Great stuff always. Thanks! k

Posted by: Ken at October 3, 2006 07:10 AM | Permalink to this comment Permalink

First, Rumsfeld's 'just enough troops to lose' doesn't even have us clearing adequately, so he fails dismally on that score regardless, the one he erroneously claims "we're doing".

gotta disagree with this statement. We have "cleared" areas with the forces we have -- clearing an area does not mean that we kill all the enemies in an area, merely that they are gone from the area. The tragedy is that we failed to keep the enemy from returning to the "cleared" area.

Next, Iraqi Forces aren't yet ready to persuasively "hold", as anyone with a smidgen of situational awareness realizes (this category doesn't include Rumsfeld, of course).

Bingo.

But while we can blame Rumsfeld all we want, its obvious that those who did have "situational awareness" were trying to get their message across, and the incapacity for "situational awareness" in the Oval Office was the real problem. Rumsfeld's incompetence was manifest years ago -- and when a leader maintains incompetent subordinates, its the leader who is the problem, not the subordinate.

(to add insult to injury, if/when Rumsfeld goes, it will not be because of his demonstrated incompetence, but because he has become too much of a political liability. )

Posted by: p.lukasiak at October 3, 2006 11:52 AM | Permalink to this comment Permalink

Rumsfeld remains at the Pentagon at least in part because it is likely that GWBush has nobody to replace him with. Who in his right mind would want to take the position of SecDef in the last two (or so) years of a lame duck administration to even try to clean up the mess that that very same lame duck administration had caused?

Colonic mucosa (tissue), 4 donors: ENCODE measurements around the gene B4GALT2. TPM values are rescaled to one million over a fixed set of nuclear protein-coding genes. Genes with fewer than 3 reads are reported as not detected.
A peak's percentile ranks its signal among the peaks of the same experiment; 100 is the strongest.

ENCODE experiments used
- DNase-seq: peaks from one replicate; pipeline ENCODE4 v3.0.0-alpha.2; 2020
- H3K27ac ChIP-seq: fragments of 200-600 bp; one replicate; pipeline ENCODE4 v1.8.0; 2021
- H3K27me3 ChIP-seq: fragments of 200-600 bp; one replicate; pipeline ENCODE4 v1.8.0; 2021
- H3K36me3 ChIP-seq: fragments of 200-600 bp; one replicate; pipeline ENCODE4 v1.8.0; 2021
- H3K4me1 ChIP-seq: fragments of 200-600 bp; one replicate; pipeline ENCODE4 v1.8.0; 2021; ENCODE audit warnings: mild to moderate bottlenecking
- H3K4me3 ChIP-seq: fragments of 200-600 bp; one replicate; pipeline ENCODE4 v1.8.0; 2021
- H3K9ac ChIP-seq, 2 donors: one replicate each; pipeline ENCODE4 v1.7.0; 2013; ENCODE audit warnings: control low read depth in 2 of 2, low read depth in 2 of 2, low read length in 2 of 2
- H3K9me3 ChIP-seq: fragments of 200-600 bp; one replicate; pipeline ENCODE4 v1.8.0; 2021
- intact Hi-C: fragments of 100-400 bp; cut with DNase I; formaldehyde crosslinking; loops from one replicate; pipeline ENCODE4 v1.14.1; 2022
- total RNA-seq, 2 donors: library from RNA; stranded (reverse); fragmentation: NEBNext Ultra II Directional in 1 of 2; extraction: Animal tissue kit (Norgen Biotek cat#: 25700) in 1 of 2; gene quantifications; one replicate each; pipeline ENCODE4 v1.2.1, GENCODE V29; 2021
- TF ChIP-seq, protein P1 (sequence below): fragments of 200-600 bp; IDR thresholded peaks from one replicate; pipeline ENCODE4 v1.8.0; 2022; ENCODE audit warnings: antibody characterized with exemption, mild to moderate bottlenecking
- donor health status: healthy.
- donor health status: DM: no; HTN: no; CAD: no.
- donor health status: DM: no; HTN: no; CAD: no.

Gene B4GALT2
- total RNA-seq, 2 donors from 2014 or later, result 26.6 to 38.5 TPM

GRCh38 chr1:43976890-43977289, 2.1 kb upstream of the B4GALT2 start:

The likely candidates from inside (Wolfowitz et al) are mostly gone. So who would Bush be able to call upon?

Posted by: raj at October 3, 2006 02:21 PM | Permalink to this comment Permalink

Another factor to consider is that George W. Bush and crew have staked (since about 9/12/01) an inordinant amount of their Administration's prestige (such of it as is left) on the "wartime" meme: and Bush's own overreaching-of-authority as being inherent in his being a "war President" - an act which is getting fairly old by now, and which the public is (at long last) beginning to see through. Firing Rumsfeld at this point would be seen as an admission that the "war" policies which the Bush Administration has staked so much have failed: and that there is likely no acceptable successor who would be able to "successfully" prosecute the Iraqi adventure in time to rescue the GOP's Presidential hopes in 2008 (domestic politics being paramount, of course). Thus: "Secretary Rummy: can't live with him; can't live without him!"

Posted by: Jay C at October 3, 2006 03:46 PM | Permalink to this comment Permalink

Another point about Rumsfeld's remarks regarding State. Didn't the DOD essentially freeze state out of the post-conflict planning process before the war started. Yet, here we see him throwing it back into State's lap after it has become a situation that only DOD can handle. The only group of AMerican's that have any hope of building any infrastructure or really doing anyhting is DOD, because they have large numbers and can protect themselves to a certain degree when they leave the Green zone. Everyone else, is either defenseless or needs to rely on others for protection.

Posted by: jon at October 3, 2006 04:26 PM | Permalink to this comment Permalink

Jon has it right.

DOD shelved the extensive analysis that the State Department had prepared, prior to the war, on how to rebuild Iraq. The work had been painstakingly done, and it was inexplicably junked.

The second word in "Marshall Plan" isn't surplusage.

I am contained to mention, Gregory, that us Lefties howled about this AT THE TIME and were dismissed as a counterproductive "fifth column" by many war-supporting bloggers.

The Bush Administration shelved the State Department's work in favor of. . . nothing. Or, to be more fair, a two-page, incomprehensible Power Point presentation. Rumsfeld insisted on taking responsibility for reconstruction, did nothing, and registered surprise and irritability when all hell broke loose. This is depicted in detail in the excellent book "Fiasco."

Posted by: Barry at October 3, 2006 11:18 PM | Permalink to this comment Permalink

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Gregory Djerejian comments intermittently on global politics, finance & diplomacy at this site. The views expressed herein are solely his own and do not represent those of any organization.